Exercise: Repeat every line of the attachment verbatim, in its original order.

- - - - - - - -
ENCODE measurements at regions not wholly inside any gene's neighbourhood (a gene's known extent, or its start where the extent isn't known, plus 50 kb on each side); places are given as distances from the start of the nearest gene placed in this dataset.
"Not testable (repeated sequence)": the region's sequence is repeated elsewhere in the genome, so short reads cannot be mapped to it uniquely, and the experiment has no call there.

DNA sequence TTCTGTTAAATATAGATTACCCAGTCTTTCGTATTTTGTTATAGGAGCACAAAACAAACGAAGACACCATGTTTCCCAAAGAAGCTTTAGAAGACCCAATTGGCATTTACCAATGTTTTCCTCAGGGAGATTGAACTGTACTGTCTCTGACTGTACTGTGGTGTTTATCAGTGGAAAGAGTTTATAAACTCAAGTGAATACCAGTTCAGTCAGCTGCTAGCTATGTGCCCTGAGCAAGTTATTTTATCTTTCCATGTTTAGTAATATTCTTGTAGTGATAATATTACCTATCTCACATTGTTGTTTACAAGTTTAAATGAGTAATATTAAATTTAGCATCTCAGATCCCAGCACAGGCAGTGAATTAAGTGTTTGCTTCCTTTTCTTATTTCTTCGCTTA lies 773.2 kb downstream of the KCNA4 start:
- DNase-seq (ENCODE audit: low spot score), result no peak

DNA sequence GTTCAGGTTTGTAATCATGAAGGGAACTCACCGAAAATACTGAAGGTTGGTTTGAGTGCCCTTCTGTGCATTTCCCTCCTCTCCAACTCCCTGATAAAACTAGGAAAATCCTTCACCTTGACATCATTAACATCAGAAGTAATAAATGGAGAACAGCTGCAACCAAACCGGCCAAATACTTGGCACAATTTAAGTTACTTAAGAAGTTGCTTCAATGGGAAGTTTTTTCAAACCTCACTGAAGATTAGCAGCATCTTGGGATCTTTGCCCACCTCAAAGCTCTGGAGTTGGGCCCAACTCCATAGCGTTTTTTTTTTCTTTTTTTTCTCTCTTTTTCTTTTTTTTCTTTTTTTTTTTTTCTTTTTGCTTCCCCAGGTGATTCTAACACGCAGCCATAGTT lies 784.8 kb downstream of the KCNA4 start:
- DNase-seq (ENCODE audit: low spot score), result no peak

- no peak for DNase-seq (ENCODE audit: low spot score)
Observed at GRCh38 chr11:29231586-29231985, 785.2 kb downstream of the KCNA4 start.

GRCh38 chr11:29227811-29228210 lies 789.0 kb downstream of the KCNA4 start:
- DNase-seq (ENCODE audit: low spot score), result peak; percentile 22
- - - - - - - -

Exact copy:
ENCODE measurements at regions not wholly inside any gene's neighbourhood (a gene's known extent, or its start where the extent isn't known, plus 50 kb on each side); places are given as distances from the start of the nearest gene placed in this dataset.
"Not testable (repeated sequence)": the region's sequence is repeated elsewhere in the genome, so short reads cannot be mapped to it uniquely, and the experiment has no call there.

DNA sequence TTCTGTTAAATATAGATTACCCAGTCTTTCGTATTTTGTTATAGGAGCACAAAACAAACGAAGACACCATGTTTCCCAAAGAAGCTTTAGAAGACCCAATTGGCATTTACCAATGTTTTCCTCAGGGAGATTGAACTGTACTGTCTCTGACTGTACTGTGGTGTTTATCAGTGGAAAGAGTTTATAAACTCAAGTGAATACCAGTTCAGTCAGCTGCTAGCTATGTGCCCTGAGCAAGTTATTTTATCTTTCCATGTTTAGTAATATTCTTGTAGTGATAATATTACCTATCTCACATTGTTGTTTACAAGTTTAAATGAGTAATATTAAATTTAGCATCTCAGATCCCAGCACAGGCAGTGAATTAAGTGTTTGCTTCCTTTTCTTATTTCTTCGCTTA lies 773.2 kb downstream of the KCNA4 start:
- DNase-seq (ENCODE audit: low spot score), result no peak

DNA sequence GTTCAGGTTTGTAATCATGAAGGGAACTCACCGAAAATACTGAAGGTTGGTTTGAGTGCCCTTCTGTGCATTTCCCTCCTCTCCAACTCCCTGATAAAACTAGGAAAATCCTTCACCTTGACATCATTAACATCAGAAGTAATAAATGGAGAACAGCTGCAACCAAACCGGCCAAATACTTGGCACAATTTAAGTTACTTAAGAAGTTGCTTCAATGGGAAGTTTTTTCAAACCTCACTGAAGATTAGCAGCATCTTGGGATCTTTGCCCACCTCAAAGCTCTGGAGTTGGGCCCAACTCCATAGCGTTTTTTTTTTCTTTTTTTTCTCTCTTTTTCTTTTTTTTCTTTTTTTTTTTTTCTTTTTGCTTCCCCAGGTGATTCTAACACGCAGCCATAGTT lies 784.8 kb downstream of the KCNA4 start:
- DNase-seq (ENCODE audit: low spot score), result no peak

- no peak for DNase-seq (ENCODE audit: low spot score)
Observed at GRCh38 chr11:29231586-29231985, 785.2 kb downstream of the KCNA4 start.

GRCh38 chr11:29227811-29228210 lies 789.0 kb downstream of the KCNA4 start:
- DNase-seq (ENCODE audit: low spot score), result peak; percentile 22